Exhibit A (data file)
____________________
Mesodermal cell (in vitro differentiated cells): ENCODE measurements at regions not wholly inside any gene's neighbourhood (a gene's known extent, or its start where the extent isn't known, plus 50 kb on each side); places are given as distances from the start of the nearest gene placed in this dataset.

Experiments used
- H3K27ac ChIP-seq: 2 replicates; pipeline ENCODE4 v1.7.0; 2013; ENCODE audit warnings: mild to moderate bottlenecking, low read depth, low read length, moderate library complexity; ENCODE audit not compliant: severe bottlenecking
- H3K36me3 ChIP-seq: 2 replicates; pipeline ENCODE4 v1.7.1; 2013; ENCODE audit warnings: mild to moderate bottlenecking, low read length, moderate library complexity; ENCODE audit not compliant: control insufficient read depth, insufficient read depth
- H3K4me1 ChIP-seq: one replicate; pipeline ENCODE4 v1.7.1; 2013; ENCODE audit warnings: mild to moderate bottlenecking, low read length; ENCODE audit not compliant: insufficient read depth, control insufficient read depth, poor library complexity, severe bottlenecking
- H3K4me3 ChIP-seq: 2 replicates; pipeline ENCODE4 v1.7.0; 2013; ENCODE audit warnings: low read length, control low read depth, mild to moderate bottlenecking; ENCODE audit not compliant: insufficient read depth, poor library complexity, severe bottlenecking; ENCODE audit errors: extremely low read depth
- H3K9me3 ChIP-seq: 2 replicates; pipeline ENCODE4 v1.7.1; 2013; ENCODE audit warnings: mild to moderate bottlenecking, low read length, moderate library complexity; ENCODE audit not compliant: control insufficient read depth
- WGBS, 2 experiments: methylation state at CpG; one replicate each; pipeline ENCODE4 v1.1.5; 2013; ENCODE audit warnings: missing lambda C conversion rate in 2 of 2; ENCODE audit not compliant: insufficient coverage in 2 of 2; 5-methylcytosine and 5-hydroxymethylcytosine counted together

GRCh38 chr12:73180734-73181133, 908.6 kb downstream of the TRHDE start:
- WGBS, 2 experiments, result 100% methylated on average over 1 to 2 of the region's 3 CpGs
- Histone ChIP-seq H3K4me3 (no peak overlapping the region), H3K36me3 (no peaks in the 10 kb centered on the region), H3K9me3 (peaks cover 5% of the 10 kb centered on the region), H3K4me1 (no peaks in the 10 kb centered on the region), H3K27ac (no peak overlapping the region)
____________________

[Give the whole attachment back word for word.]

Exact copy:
Mesodermal cell (in vitro differentiated cells): ENCODE measurements at regions not wholly inside any gene's neighbourhood (a gene's known extent, or its start where the extent isn't known, plus 50 kb on each side); places are given as distances from the start of the nearest gene placed in this dataset.

Experiments used
- H3K27ac ChIP-seq: 2 replicates; pipeline ENCODE4 v1.7.0; 2013; ENCODE audit warnings: mild to moderate bottlenecking, low read depth, low read length, moderate library complexity; ENCODE audit not compliant: severe bottlenecking
- H3K36me3 ChIP-seq: 2 replicates; pipeline ENCODE4 v1.7.1; 2013; ENCODE audit warnings: mild to moderate bottlenecking, low read length, moderate library complexity; ENCODE audit not compliant: control insufficient read depth, insufficient read depth
- H3K4me1 ChIP-seq: one replicate; pipeline ENCODE4 v1.7.1; 2013; ENCODE audit warnings: mild to moderate bottlenecking, low read length; ENCODE audit not compliant: insufficient read depth, control insufficient read depth, poor library complexity, severe bottlenecking
- H3K4me3 ChIP-seq: 2 replicates; pipeline ENCODE4 v1.7.0; 2013; ENCODE audit warnings: low read length, control low read depth, mild to moderate bottlenecking; ENCODE audit not compliant: insufficient read depth, poor library complexity, severe bottlenecking; ENCODE audit errors: extremely low read depth
- H3K9me3 ChIP-seq: 2 replicates; pipeline ENCODE4 v1.7.1; 2013; ENCODE audit warnings: mild to moderate bottlenecking, low read length, moderate library complexity; ENCODE audit not compliant: control insufficient read depth
- WGBS, 2 experiments: methylation state at CpG; one replicate each; pipeline ENCODE4 v1.1.5; 2013; ENCODE audit warnings: missing lambda C conversion rate in 2 of 2; ENCODE audit not compliant: insufficient coverage in 2 of 2; 5-methylcytosine and 5-hydroxymethylcytosine counted together

GRCh38 chr12:73180734-73181133, 908.6 kb downstream of the TRHDE start:
- WGBS, 2 experiments, result 100% methylated on average over 1 to 2 of the region's 3 CpGs
- Histone ChIP-seq H3K4me3 (no peak overlapping the region), H3K36me3 (no peaks in the 10 kb centered on the region), H3K9me3 (peaks cover 5% of the 10 kb centered on the region), H3K4me1 (no peaks in the 10 kb centered on the region), H3K27ac (no peak overlapping the region)